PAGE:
Court ruling could lead to Cannabis planting in Brazil
An appeals court in Brazil reported that it will hand down a ruling that could lead to a significant change in the country’s weed laws.
According to Reuters, the Superior Court of Justice (STJ), which serves as the top appeals court in Brazil for non-constitutional matters, “has agreed to rule on whether companies and farmers can plant cannabis in the country, which could open the door to legal cultivation for medicinal and industrial purposes after legislative efforts stalled in recent years.”
The case was brought by a biotech company called DNA Solucoes em Biotecnologia, which is “arguing for the right to import seeds and plant cannabis with higher levels of cannabinoids such as cannabidiol (CBD) and less tetrahydrocannabinol (THC), a psychoactive component in the plant,” according to Reuters.
Reuters reported that the decision from the appeals court “was made public on March 14 and established its jurisdiction for a nationwide precedent regarding the import of seeds and planting of cannabis.”
And that decision has carried immediate implications.
“Now, all pending cases regarding permission to plant cannabis in the country will be frozen until the STJ makes a final and biding decision,” according to the outlet. “Brazil allows the sale and production of cannabis products, but companies must import the key ingredients. The court’s final ruling on cannabis, expected within the next year, could make it a trailblazer on a topic spurned by many in Brazil’s conservative-leaning Congress, like the Supreme Court’s 2011 ruling paving the way for same-sex marriage.”
Last summer, the Superior Court of Justice ruled that patients in Brazil can grow their own cannabis for medical treatment.
In that decision, the five-judge panel ruled in favor of three patients who had brought the case, authorizing them “to grow cannabis for medical treatment, a decision that is likely to be applied nationwide in similar cases,” the Associated Press reported at the time.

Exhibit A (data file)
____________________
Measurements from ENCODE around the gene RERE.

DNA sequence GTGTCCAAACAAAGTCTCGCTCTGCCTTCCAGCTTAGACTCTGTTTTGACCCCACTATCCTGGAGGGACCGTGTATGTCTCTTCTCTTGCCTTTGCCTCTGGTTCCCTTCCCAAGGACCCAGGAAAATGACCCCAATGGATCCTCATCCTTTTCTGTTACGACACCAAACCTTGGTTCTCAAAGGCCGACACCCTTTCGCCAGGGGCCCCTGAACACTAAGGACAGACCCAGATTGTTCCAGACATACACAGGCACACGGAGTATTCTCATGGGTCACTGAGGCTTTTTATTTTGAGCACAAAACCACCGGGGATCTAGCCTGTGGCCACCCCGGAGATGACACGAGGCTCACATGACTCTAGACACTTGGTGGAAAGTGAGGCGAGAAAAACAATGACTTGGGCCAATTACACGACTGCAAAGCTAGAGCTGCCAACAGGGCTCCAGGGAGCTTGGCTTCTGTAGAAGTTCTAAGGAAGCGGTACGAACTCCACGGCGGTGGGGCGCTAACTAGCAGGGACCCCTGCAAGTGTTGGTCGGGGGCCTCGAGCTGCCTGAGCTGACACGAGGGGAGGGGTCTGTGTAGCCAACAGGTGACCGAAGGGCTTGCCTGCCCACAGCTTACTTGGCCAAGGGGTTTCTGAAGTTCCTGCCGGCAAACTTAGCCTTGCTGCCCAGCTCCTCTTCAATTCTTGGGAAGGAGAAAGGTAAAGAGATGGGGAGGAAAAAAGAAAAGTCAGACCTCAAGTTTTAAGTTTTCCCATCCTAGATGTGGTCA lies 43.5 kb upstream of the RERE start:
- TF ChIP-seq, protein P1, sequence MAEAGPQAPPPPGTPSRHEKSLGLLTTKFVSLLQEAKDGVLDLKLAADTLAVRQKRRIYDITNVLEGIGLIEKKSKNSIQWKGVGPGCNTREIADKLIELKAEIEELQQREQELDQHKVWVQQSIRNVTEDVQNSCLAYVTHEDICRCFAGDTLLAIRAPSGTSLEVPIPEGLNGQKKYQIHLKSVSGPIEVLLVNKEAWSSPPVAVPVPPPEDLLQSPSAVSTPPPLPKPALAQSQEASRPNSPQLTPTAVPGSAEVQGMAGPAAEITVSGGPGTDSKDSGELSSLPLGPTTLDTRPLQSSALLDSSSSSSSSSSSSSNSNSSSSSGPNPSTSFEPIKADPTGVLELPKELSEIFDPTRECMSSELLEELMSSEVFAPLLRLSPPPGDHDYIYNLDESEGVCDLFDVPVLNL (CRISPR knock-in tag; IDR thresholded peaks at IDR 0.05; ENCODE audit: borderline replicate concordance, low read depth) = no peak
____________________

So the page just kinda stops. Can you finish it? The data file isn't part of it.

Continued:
The unanimous decision by the court allowed the “three patients [to] grow cannabis and extract its oil for use in pain relief.”
“The discourse against this possibility is moralistic. It often has a religious nature, based on dogmas, on false truths, stigmas,” Judge Rogério Schietti said in the ruling. “Let us stop this prejudice, this moralism that delays the development of this issue at the legislative, and many times clouds the minds of Brazilian judges.”
Medical cannabis is legal in Brazil, though limited. Recreational marijuana use is prohibited.
Marijuana legalization did not figure prominently in Brazil’s presidential election last year, with candidates generally steering clear of the issue.
The winner of that election, Luiz Inácio Lula da Silva, “does not seem to have a very concrete plan regarding cannabis specifically,” according to Benzinga, which noted that it “remains to be seen if said plan will respond to the claims of the cannabis community; but if we go by his broader drug policy plan, it’s safe to assume it will be more humane than his predecessor’s.”
Reuters has more background on the country’s weed policy:
“Brazil has banned growing Cannabis sativa L, the plant that makes hemp and marijuana. Researchers and cannabis firms have argued that Brazil’s tropical climate is ideally suited to make it a leading global supplier.”
The decision this month by the Superior Court of Justice to rule on the case suggests that the panel is prepared to establish a precedent on the issue.
Reuters cited the Brazilian lawyer Victor Miranda, who “said the STJ’s decision to set precedent on the matter was consistent with Brazilian jurisprudence and gave no clear sign of how it would ultimately rule on the merits of the case.”